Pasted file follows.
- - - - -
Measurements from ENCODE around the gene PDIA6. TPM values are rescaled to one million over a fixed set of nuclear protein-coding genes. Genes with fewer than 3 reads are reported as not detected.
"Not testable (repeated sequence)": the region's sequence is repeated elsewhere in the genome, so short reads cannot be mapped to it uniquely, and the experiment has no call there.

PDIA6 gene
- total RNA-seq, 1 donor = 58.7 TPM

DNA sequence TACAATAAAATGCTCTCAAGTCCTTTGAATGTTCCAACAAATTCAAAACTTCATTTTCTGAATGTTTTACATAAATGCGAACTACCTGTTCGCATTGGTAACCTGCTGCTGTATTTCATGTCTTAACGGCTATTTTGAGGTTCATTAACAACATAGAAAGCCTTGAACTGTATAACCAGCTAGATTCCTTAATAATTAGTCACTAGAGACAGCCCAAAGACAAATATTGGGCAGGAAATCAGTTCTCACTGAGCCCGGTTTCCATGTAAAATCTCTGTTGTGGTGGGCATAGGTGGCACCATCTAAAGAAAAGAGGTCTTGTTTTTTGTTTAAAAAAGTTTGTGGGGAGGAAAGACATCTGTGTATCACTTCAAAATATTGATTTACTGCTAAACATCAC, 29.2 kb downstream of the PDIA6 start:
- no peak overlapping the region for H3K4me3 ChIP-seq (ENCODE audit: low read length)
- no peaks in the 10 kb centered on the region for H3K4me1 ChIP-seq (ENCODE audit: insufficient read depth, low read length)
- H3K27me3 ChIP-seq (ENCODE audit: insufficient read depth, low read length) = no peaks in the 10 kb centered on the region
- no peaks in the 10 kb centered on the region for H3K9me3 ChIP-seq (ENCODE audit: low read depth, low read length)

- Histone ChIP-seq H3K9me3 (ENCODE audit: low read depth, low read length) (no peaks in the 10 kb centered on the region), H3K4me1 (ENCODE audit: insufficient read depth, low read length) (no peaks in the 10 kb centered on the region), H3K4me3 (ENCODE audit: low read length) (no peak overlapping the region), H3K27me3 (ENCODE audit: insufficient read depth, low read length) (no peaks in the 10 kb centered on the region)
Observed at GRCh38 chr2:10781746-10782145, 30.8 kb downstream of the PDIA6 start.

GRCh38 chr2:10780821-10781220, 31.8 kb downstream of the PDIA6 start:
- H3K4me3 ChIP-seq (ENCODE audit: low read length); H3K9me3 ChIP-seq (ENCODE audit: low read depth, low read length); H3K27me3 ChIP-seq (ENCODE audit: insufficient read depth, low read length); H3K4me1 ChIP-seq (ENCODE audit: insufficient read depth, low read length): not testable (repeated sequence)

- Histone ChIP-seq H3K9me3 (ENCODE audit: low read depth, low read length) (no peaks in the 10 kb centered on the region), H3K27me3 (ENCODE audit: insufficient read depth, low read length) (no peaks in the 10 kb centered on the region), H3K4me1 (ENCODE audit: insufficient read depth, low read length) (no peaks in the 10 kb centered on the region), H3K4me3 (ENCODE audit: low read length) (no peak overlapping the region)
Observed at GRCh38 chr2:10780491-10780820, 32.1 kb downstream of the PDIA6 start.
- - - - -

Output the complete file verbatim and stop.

Measurements from ENCODE around the gene PDIA6. TPM values are rescaled to one million over a fixed set of nuclear protein-coding genes. Genes with fewer than 3 reads are reported as not detected.
"Not testable (repeated sequence)": the region's sequence is repeated elsewhere in the genome, so short reads cannot be mapped to it uniquely, and the experiment has no call there.

PDIA6 gene
- total RNA-seq, 1 donor = 58.7 TPM

DNA sequence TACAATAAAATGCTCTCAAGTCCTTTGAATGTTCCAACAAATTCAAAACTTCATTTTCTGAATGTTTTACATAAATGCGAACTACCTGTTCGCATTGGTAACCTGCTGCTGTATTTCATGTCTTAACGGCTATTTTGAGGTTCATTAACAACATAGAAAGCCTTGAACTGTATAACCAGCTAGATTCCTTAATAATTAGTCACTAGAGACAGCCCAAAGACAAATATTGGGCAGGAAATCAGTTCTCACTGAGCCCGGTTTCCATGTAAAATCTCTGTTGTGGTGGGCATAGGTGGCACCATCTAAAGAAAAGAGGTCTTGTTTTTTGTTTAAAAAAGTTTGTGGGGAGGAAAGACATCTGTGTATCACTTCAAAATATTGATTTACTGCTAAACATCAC, 29.2 kb downstream of the PDIA6 start:
- no peak overlapping the region for H3K4me3 ChIP-seq (ENCODE audit: low read length)
- no peaks in the 10 kb centered on the region for H3K4me1 ChIP-seq (ENCODE audit: insufficient read depth, low read length)
- H3K27me3 ChIP-seq (ENCODE audit: insufficient read depth, low read length) = no peaks in the 10 kb centered on the region
- no peaks in the 10 kb centered on the region for H3K9me3 ChIP-seq (ENCODE audit: low read depth, low read length)

- Histone ChIP-seq H3K9me3 (ENCODE audit: low read depth, low read length) (no peaks in the 10 kb centered on the region), H3K4me1 (ENCODE audit: insufficient read depth, low read length) (no peaks in the 10 kb centered on the region), H3K4me3 (ENCODE audit: low read length) (no peak overlapping the region), H3K27me3 (ENCODE audit: insufficient read depth, low read length) (no peaks in the 10 kb centered on the region)
Observed at GRCh38 chr2:10781746-10782145, 30.8 kb downstream of the PDIA6 start.

GRCh38 chr2:10780821-10781220, 31.8 kb downstream of the PDIA6 start:
- H3K4me3 ChIP-seq (ENCODE audit: low read length); H3K9me3 ChIP-seq (ENCODE audit: low read depth, low read length); H3K27me3 ChIP-seq (ENCODE audit: insufficient read depth, low read length); H3K4me1 ChIP-seq (ENCODE audit: insufficient read depth, low read length): not testable (repeated sequence)

- Histone ChIP-seq H3K9me3 (ENCODE audit: low read depth, low read length) (no peaks in the 10 kb centered on the region), H3K27me3 (ENCODE audit: insufficient read depth, low read length) (no peaks in the 10 kb centered on the region), H3K4me1 (ENCODE audit: insufficient read depth, low read length) (no peaks in the 10 kb centered on the region), H3K4me3 (ENCODE audit: low read length) (no peak overlapping the region)
Observed at GRCh38 chr2:10780491-10780820, 32.1 kb downstream of the PDIA6 start.